For casual readers as well as academics and specialists, the typical approach is still simply to plod along through the Mahāyāna sūtras, slowly and painfully, disregarding details that seem strange or confusing, and making some simple commentary or expressing some opinions on their general contents. It would be fair to say that such a person has understood only a small part of the material, and even of the aspects that are understood, it is usually unclear why the texts have their particular structures and contents. The Mahāyāna sūtras leave such readers, almost universally, with two major impressions given by the texts: that the scope of these works is very grand, and that it is very meritorious to read, study, and uphold such texts. Aside from these two points, there will perhaps be some other information gleaned, such as ways for the reader to develop merit, the principles of Karma, the basic conduct of a Bodhisattva, or some lessons about contrived meditation methods. Not going beyond this initial stage by then applying the Sūtra teachings in practice, this sort of superficial understanding is very common.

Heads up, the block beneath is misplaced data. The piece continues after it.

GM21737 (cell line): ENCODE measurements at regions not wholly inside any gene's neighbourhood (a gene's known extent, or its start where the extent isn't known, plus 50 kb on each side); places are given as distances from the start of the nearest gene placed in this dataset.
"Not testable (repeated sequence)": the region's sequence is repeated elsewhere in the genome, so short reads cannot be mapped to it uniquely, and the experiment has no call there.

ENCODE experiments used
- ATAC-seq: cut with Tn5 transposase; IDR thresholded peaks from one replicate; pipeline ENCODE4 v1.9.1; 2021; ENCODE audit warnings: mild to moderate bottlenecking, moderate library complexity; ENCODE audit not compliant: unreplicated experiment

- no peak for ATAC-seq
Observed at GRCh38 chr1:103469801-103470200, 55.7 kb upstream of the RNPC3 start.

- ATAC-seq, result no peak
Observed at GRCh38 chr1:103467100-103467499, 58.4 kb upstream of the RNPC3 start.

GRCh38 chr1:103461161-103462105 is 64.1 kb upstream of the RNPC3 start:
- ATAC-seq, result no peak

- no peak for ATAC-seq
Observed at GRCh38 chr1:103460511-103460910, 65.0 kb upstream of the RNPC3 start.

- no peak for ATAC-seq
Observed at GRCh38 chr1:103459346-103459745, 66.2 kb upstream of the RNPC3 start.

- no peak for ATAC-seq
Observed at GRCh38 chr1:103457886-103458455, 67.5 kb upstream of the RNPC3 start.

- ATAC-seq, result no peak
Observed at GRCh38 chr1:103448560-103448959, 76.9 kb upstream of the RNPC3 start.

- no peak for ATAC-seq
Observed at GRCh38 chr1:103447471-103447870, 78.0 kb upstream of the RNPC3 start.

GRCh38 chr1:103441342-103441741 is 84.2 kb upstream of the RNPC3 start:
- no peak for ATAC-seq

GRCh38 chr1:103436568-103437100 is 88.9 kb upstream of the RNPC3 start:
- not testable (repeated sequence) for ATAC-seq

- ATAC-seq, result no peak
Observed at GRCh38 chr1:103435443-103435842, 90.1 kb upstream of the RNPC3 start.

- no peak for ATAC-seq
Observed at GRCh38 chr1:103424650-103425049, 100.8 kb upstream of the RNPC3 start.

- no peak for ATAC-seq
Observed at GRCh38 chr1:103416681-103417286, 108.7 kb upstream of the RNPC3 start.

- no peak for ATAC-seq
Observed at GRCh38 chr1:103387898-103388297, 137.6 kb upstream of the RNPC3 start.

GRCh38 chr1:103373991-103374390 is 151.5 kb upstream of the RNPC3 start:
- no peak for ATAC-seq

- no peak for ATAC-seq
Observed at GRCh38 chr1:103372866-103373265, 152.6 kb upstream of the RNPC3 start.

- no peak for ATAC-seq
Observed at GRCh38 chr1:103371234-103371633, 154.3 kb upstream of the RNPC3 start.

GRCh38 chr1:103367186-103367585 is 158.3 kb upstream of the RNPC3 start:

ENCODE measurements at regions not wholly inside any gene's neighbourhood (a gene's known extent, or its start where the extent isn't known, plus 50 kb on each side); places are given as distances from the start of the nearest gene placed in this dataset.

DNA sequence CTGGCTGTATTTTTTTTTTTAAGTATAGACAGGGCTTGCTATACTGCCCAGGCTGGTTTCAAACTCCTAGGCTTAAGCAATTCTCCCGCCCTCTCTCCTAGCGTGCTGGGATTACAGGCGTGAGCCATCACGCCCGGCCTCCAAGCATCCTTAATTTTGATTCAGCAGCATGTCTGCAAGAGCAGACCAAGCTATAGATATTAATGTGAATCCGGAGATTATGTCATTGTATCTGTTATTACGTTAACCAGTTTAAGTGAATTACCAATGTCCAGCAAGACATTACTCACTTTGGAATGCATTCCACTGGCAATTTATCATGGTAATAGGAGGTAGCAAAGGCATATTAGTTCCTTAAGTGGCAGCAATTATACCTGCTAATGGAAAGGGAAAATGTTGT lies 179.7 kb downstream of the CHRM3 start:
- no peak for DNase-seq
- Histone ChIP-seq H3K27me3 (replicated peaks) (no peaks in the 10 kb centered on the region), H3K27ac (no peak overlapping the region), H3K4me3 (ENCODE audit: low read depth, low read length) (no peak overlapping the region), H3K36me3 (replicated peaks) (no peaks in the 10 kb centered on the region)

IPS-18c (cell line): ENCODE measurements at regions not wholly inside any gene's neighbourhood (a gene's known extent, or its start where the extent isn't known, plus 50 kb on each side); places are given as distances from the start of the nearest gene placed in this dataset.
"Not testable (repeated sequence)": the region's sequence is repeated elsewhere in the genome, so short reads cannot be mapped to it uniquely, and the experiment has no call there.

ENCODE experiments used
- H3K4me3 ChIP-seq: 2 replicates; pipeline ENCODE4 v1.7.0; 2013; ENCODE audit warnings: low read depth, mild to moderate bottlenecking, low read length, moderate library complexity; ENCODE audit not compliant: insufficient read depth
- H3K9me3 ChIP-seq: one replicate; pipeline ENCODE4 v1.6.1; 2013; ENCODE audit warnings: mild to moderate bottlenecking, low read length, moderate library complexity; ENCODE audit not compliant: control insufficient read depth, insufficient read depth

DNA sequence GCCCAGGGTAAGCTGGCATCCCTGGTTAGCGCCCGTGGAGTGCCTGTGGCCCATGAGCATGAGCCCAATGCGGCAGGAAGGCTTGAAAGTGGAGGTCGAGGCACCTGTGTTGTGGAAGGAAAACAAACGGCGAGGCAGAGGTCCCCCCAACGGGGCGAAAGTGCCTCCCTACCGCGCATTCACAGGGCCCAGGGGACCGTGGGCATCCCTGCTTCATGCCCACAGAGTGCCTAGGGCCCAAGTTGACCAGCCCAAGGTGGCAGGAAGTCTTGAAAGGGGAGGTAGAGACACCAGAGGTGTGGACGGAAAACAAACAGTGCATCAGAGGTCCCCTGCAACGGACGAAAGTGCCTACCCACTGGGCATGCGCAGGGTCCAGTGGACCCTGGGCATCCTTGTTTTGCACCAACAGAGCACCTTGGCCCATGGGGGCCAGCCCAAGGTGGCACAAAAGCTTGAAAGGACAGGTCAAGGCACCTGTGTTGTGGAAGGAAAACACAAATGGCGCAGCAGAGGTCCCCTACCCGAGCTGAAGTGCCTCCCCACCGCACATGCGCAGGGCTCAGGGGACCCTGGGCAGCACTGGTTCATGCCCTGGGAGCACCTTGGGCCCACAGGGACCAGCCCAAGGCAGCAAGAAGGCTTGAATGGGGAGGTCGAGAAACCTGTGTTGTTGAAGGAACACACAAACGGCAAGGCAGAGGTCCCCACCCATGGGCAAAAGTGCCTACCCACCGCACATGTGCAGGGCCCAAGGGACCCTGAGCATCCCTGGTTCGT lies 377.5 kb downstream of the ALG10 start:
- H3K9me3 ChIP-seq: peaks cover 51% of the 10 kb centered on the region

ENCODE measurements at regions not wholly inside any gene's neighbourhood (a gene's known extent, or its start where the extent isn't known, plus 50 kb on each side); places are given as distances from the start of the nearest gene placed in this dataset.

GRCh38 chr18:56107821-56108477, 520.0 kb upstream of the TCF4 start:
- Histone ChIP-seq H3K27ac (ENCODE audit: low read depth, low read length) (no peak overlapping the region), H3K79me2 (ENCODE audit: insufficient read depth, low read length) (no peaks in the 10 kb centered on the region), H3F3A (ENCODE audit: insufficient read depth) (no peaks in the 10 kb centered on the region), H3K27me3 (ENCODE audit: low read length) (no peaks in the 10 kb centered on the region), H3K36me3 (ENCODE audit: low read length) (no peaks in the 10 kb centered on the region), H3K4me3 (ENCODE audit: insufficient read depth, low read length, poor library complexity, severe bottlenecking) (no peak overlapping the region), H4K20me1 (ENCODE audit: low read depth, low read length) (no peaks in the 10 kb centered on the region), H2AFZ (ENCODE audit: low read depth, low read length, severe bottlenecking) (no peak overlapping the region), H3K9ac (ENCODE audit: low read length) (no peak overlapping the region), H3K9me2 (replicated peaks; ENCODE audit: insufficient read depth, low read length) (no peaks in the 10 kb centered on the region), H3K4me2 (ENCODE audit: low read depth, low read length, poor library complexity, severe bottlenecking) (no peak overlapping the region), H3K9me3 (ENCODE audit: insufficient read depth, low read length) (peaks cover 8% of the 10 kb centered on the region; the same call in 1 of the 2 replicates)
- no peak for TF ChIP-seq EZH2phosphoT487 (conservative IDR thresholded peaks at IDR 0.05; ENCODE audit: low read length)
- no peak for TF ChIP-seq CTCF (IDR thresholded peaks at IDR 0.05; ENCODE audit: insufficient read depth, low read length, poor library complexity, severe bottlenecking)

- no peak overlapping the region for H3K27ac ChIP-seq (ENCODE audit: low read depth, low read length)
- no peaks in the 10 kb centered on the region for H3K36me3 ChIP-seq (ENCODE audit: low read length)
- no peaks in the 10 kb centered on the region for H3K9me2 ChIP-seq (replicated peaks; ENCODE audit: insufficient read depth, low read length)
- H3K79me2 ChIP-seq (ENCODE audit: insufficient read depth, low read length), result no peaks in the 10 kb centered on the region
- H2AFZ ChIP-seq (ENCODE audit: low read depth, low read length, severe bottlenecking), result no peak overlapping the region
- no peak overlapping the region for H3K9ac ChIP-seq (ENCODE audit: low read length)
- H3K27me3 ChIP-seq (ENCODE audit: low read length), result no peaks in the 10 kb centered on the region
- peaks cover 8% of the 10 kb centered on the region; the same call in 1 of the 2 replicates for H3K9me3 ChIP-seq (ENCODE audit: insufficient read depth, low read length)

The above method of reading without cultivation practice, which is typical of many readers, can neither lead to an objective understanding, nor to a profound one. It will only reflect one’s own personal understanding, and this perspective will be very different from that of a more advanced cultivator. The reason for this is that the meanings of Mahāyāna sūtras unfold in accordance with one’s own particular realm of realization. Deeper understandings are contingent upon experience and the efforts one has made in practice. For example, if a reader seems to find only instructions on how to increase their merit, and he or she is uncertain about the rest of the contents, then the text is telling this person something very directly: “You lack the merit required for these teachings, so you should carry out such-and-such practices. In addition, you should definitely continue to read and uphold this text, because it is very profound, and can help you along the way.” The sūtras are clear and each part of them has meaning. It is only if we have not fully carried out the practices that are comprehensible to us, that the other parts of the text remain so opaquely incomprehensible.